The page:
View Full Version : Roleplaying advice

Inhuman Bot
2008-08-25, 02:43 PM
So my problem is that whenever my group plays D&D, we all insist on staying in charcter. No one *ever* does. My group, while most of them are good with the mechanics, no one can roleplay. So do you, more experianced memebers of the playground, know how we can try to adapt better? My group truely wants an epic story, but we can't stay in charcter.

Any advice would be nice.

2008-08-25, 02:49 PM
My group truely wants an epic story, but we can't stay in charcter.

First you need to find out why you can't stay in character. Some things can be done to help, a lot of them at character creation.

When you first made characters, did you write up (or at least think of) backgrounds for them? Do you know what their history is before they became adventurers? Do you know who their parents are, what their jobs were, any special events in your character's life?

All of these things can serve as catalysts for roleplaying. If a character writes something in their background about loving flowers, as an example, then the DM can introduce a scene with a bunch of flowers, or a character that is cutting flowers, etc. This should elicit some kind of reaction from the PC who stated an interest in flowers.

Then the other PCs can either get behind this PC or question them and wonder what the big deal is with the flowers. Then this gives said PC a chance to share some of their backstory. Maybe they really like flowers because their grandmother always brought them some of their birtday.

Or maybe they really hate flowers because their mother told them that when she returned she'd bring a whole bouquet of flowers with her, and she never returned. Then you can expand on these tidbits with personality traits.

The DM can also help by introducing interesting NPCs who will engage the PCs in conversation and ask them questions that will start them thinking about what their characters are really like.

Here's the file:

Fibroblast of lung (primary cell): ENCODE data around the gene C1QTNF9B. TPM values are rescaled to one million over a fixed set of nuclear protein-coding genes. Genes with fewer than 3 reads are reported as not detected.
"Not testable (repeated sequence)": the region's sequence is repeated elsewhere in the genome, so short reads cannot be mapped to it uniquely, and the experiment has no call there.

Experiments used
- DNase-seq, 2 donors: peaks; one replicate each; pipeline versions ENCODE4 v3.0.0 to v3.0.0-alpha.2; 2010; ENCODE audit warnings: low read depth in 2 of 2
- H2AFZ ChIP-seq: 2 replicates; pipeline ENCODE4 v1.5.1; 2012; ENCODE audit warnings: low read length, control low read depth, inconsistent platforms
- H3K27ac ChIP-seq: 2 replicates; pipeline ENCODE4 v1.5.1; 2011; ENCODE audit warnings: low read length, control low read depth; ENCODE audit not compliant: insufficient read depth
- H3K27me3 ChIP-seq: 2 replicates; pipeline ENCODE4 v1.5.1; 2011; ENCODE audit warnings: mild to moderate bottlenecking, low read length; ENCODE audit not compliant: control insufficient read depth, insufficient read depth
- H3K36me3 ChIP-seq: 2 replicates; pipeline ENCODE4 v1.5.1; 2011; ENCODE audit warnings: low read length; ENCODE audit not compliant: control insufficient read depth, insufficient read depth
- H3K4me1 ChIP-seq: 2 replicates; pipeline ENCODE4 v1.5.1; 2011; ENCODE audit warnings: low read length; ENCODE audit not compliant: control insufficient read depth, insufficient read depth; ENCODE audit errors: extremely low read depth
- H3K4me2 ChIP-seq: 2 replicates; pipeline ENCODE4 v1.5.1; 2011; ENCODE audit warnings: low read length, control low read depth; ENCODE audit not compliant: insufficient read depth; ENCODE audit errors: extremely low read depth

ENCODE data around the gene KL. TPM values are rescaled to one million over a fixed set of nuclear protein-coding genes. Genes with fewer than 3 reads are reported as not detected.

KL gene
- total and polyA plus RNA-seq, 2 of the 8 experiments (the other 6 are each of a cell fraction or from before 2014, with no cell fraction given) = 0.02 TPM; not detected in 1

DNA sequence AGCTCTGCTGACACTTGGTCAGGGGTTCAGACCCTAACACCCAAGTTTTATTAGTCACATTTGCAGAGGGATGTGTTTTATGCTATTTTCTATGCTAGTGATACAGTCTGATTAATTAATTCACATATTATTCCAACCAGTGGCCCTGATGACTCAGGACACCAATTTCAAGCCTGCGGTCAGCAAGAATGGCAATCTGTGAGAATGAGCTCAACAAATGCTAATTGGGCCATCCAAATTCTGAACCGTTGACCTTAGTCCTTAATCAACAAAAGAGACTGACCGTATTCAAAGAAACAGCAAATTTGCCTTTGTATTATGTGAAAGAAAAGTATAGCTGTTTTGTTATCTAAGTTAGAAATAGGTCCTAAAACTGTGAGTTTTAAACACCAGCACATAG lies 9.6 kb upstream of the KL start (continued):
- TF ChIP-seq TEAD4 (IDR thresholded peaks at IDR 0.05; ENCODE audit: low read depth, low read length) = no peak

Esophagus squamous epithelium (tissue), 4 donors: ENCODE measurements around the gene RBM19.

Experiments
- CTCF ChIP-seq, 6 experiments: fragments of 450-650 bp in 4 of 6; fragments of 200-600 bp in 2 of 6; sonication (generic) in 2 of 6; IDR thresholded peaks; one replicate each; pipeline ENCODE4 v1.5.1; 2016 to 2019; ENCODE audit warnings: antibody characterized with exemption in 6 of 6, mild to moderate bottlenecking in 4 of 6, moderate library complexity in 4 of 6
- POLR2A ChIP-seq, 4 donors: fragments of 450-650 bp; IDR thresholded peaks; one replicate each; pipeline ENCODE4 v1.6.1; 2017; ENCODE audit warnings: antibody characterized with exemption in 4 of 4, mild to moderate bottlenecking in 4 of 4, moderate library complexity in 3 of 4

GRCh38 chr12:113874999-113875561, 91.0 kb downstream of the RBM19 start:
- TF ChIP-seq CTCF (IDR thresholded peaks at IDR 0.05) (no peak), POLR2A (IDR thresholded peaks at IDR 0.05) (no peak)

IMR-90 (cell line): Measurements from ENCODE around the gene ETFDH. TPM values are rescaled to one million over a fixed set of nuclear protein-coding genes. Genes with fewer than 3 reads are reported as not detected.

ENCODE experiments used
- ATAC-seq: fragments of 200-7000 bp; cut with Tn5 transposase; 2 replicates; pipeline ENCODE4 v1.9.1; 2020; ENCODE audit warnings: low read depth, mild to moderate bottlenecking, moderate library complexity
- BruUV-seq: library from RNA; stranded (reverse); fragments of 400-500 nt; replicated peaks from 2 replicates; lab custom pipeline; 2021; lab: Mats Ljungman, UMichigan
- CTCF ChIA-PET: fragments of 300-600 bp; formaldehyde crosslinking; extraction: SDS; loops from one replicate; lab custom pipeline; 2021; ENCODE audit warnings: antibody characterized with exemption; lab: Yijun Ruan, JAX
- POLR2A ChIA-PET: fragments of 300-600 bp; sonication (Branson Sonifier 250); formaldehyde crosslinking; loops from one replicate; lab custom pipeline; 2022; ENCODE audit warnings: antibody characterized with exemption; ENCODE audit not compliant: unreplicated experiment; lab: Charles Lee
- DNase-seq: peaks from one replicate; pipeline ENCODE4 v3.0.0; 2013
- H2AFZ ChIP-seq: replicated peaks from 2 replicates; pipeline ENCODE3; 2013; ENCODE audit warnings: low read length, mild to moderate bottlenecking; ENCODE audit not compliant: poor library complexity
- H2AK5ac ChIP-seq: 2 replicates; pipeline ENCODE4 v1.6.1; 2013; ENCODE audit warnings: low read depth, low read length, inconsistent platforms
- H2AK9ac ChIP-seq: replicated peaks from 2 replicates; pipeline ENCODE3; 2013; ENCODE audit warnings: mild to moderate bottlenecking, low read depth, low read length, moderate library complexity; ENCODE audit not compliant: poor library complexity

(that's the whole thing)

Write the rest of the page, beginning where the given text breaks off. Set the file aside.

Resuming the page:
2008-08-25, 02:50 PM
More detail please.

What sort of stuff are you trying? What do you regard as "proper" roleplaying? What kind of stories and characters have you attempted?

It may help to start out with a fairly low-key plot and strong central ideas around which to build each character's personality, to make it easier to think "what would X do now?" Character ideas that aren't too outlandish and hard to relate to may also help.

2008-08-25, 03:04 PM
In my experience, when a DM complains about this, they're usually talking about a couple different things. 1, people being distracted and not focusing on the game. 2, people not knowing what their character would do or say in a given situation. These things have separate causes (though 2 may contribute to 1), and require separate solutions. Which one seems to be the problem with your group?

Tadanori Oyama
2008-08-25, 03:09 PM
In my experience if you can't stay in character than your not comfortable enough in that character.

When I roleplay I like to jiggle a character's personality around until I find a nice fit.

For example, in my most recent campaign (as a player) I'm playing an Aasimar Paladin. To help people know when I was in and out of character I used an accent, something loud and English. The other players and the DM where entertained but thrown because I was over the top. So I lowered it a little and used more of a cliche movie bulter english voice but it wasn't feeling the same.

I finally settled into, what everyone else agreed, was a damned fine James Mason impression.

In short, if you can't stay in character, keep trying until you find a role you don't want to leave.

2008-08-25, 03:27 PM
You could try giving you charters personality flaws. Nothing major just little thinks like being paranoid, or being too loud. It makes the charter fun to play. In my experience when a player breaks charter it's because they made up a boring personality for the charter.

2008-08-25, 05:01 PM
Introduce more encounters that can be solved by rp skills, but go easy on them if they're not used to the idea. Mechanically however, the absolute best solution is the virtual roll (http://arsludi.lamemage.com/index.php/74/rolling-for-roleplaying-the-virtual-roll/).

2008-08-25, 05:11 PM
If it's a matter of players goofing off OOC, then obviously you need some time together out of game. Get all that "friendship" and "socialization" crap out of your system so you can get back to gaming. :smallwink: No, but in all seriousness, I know in my groups our biggest impediment is just people wanting to talk to each other and joke around.

Two ways to handle this--first is to just dive right into gaming, no chatter beforehand. Don't let people get distracted by anything other than the game. This can be hard to handle though, especially if people show up late.

Alternatively, get together way before the game is scheduled to start. One of my best groups got together for dinner--we went out to eat, had a nice (often cheap--we were grad students) meal and goofed off, then went to the gaming club or someone's house for the gaming. We had our social time so it was easier to focus on gaming afterward. The change of scenery also helped--we could associate one place with food and the other with focusing on gaming.